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German football's switch: 'Maybe Nike won by accident'

March 25, 2024

The German football association's decision to choose Nike over Adidas from 2027 caused a stir across the country. But what does the deal say about the sports brand market?

Germany's new Adidas kit has been a success but from 2027, it will be Nike's turn
Germany's swap to Nike made total sense from a business perspectiveImage: picture alliance/dpa/Revierfoto

In the aftermath of the German FA's (DFB) decision to move on from long-standing German partner Adidas, it's clear that finance was the overriding factor.

The decision has made waves in Germany, with even politicians commenting. Economically speaking though, the deal is logical.

Not only were Nike reportedly willingly to offer a lot more than Adidas for the deal, but the former's profits dwarf that of its German rival. For 2023, Adidas registered a loss of around €75 million ($82 million), whereas Nike's gross profit was around €20 billion. The difference is undeniable, and even when Nike's shares slumped at the start of 2024, CEO John Donahoe cited the recent deal with the Germany team as part of the company's plan to "make the adjustments needed to win", adding the company was "deeply honored and privileged" by the win in Germany.

Strategic bidding

Professor Henning Vöpel, a sports economist at a European-policy think tank Centre for European Policy (CEP), thinks there is more to consider though.

"I guess an important aspect is the fact that market has turned into an oligopoly with specific incentives," Vöpel told DW. "Maybe Nike won by accident."

Vöpel theorizes the reduced number of suppliers in the market changes things, as does the fact the bidding process led to strategic bidding.

"Perhaps Nike suspected Adidas absolutely wanted it, for reasons of tradition and so on, and they wanted to make them believe that a high bid would be submitted," Vöpel said. "Or, Adidas formed the expectation that the DFB would choose them anyway due to political and public pressure, and that prompted them to make a bid that was possibly lower than what they could or would have offered."

Vöpel believes this could be why the two bids were reportedly so far apart. Reportedly, Nike offered €100 million for the deal – double what Adidas put on the table.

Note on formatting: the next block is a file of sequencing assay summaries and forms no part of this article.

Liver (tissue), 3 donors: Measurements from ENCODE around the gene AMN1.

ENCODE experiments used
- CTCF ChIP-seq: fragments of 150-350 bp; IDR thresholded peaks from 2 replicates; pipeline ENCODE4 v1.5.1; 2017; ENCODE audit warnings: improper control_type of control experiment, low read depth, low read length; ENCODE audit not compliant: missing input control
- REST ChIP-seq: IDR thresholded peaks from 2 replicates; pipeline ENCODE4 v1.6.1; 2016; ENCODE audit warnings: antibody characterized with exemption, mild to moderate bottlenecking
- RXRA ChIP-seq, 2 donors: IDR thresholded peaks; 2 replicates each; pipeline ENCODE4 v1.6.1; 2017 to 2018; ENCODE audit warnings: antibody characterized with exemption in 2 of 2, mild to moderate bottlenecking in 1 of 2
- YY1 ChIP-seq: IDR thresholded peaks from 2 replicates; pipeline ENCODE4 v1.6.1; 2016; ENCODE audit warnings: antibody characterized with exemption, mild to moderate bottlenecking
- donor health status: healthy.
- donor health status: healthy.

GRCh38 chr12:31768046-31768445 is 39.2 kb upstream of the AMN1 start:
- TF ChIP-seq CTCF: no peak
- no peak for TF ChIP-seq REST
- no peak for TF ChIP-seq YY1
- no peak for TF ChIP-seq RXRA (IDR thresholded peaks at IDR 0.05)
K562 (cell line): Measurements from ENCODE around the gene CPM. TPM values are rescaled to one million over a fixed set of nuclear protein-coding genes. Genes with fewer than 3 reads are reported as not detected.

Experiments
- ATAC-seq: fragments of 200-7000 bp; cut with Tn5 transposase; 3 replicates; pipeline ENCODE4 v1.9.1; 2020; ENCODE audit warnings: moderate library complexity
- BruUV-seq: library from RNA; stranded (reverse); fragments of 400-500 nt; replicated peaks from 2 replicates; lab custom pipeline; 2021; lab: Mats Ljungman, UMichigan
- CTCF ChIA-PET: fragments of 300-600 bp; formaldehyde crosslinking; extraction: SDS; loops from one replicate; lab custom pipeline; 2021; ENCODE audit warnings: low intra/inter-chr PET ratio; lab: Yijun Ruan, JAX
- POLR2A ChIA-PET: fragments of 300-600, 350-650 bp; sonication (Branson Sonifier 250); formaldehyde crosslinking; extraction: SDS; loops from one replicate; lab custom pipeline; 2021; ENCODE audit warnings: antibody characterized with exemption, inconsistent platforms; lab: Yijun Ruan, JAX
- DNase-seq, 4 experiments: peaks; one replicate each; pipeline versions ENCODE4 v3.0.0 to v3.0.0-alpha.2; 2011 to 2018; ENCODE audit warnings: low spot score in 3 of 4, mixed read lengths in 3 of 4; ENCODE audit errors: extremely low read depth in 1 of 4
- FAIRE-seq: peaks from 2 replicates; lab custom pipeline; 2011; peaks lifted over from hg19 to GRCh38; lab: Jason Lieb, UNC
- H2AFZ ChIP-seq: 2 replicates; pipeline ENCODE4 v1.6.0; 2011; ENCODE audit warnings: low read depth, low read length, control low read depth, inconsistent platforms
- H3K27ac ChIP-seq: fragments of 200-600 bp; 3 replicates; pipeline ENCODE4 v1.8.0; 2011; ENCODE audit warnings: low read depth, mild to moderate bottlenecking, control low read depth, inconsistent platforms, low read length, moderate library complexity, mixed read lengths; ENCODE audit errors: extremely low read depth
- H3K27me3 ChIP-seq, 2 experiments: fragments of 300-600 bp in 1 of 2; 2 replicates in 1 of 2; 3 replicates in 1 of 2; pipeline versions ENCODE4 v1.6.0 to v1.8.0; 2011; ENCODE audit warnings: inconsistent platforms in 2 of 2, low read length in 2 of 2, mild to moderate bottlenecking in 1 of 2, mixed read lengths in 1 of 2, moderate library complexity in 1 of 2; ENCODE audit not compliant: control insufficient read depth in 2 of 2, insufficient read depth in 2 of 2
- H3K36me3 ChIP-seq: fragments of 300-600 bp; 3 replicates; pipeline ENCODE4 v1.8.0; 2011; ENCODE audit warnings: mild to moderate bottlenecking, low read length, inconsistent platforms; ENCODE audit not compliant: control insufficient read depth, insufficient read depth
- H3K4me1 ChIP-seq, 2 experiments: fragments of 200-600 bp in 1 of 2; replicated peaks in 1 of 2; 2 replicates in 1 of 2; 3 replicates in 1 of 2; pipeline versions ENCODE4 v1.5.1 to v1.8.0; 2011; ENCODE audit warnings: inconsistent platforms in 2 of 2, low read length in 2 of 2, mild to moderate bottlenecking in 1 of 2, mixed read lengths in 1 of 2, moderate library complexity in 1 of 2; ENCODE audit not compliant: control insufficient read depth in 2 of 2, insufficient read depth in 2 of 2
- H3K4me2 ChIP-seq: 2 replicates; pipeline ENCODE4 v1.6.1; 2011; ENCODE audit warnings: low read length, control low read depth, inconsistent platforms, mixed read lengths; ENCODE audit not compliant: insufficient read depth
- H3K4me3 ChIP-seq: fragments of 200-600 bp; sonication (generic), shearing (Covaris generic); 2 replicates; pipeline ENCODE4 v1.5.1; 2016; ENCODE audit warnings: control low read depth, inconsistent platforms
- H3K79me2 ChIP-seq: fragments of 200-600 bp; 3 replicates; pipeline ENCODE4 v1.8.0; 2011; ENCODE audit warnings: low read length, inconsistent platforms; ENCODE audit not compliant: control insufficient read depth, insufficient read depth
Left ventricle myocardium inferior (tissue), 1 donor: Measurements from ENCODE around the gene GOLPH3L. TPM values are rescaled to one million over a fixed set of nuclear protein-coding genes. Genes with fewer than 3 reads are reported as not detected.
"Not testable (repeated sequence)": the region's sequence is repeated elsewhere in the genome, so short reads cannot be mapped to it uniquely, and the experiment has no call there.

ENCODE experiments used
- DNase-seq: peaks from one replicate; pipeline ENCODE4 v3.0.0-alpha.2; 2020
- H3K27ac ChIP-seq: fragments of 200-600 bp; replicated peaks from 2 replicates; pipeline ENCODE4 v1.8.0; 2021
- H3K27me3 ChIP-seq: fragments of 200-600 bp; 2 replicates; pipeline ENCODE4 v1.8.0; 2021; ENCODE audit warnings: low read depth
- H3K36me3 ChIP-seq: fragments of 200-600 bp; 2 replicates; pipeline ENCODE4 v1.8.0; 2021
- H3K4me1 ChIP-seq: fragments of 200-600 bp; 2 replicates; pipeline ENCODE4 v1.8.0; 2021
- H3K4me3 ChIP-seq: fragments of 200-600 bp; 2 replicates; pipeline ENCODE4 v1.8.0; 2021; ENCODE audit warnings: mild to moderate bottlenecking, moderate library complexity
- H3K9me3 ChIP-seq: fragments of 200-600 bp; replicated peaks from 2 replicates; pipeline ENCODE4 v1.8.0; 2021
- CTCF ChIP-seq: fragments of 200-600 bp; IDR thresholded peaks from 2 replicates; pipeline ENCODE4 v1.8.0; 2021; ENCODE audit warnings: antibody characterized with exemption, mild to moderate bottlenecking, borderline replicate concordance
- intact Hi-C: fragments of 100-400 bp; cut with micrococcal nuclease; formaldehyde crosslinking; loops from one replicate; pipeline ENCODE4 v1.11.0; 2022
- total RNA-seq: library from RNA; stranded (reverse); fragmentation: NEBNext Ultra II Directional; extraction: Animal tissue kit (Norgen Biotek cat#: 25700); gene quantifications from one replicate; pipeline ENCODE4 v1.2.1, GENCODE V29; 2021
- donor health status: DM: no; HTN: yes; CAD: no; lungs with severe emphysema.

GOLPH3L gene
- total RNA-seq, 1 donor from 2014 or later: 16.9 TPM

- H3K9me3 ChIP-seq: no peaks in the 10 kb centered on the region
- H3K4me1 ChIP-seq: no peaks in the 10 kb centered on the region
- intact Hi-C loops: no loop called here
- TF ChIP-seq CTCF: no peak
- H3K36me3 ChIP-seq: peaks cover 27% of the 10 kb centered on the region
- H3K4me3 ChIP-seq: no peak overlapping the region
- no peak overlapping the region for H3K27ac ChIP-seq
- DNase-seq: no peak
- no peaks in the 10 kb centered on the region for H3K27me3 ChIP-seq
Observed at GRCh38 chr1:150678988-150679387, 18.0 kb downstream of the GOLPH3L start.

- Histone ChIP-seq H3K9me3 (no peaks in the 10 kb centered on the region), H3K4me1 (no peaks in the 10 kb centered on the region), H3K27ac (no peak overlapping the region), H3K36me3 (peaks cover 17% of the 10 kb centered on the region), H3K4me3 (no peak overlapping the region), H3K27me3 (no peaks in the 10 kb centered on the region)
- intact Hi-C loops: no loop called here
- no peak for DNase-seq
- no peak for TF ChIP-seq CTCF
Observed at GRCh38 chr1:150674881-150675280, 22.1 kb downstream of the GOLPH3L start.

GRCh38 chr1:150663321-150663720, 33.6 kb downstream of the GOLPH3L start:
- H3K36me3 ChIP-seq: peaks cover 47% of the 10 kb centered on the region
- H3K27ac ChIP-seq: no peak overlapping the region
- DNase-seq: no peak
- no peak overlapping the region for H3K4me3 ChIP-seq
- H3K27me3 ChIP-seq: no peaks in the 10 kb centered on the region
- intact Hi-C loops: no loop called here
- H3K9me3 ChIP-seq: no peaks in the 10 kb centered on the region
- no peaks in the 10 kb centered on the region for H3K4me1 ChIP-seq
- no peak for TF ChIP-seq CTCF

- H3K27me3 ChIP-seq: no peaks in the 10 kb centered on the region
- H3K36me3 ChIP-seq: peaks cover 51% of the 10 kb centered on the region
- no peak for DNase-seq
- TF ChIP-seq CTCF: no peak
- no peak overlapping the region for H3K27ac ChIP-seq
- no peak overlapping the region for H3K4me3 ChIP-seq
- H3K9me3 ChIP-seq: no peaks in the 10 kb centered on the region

"This is actually inexplicable," Vöpel said. "The fact there is obviously a difference that has left [the DFB] almost no choice suggests someone miscalculated in their considerations."

Dr. Henning Vöpel
Professor Henning Vöpel is a sports economist at the Centre for European PolicyImage: Tim Flavor

Whether someone paid too much or too little, the impact on the DFB cannot be understated. Financially, the association is largely dependent on the success of the men's team, and without that they have struggled. As public broadcaster ARD reported, in Germany's three poor tournament years (2018, 2021 and 2022), the DFB made just €27 million in bonuses. Compare that to the years of success (2010, 2012 and 2014) where €61 million was earned and it's clear how much is missing. Add to that the on-going tax evasion scandal and a new central hub in Frankfurt that cost twice as much as expected, and the Nike deal goes from being just the logical choice to an absolutely necessary one.

Global appeal

Beyond the financial appeal of choosing Nike, lies the lure of Nike's global brand. The NBA and the NFL's uniforms are provided by Nike. Michael Jordan's "Air Jordans" belong to Nike, and Serena Williams has a Nike collection. Adidas has it's own stars too, but the truly international reach of Nike currently is undeniable.

"The DFB is also looking for an internationalization strategy in marketing, and I can imagine that Nike could provide a bit of a global tailwind; even the Nike ecosystem could be more interesting worldwide, across sports, than Adidas," Vöpel said. "I think it's possible that such considerations could have played a role."

All in all, Nike look to have seized the moment, recognizing Adidas' current frailty and the DFB's desperation, striking a deal that sent waves across the industry and the sport of football.

"They're making a bid that will definitely push their rivals out, in perhaps the only field where they can still become heir-worthy, so to speak," Vöpel said.

"Such strategic considerations could have played a role in rationalizing the decision to spend 30 million knowing you'll give your opponent the lockout, so to speak, in this economic situation. These are precisely the competitive incentives that arise under such constellations because it's such an emotionalised market."

Edited by: Chuck Penfold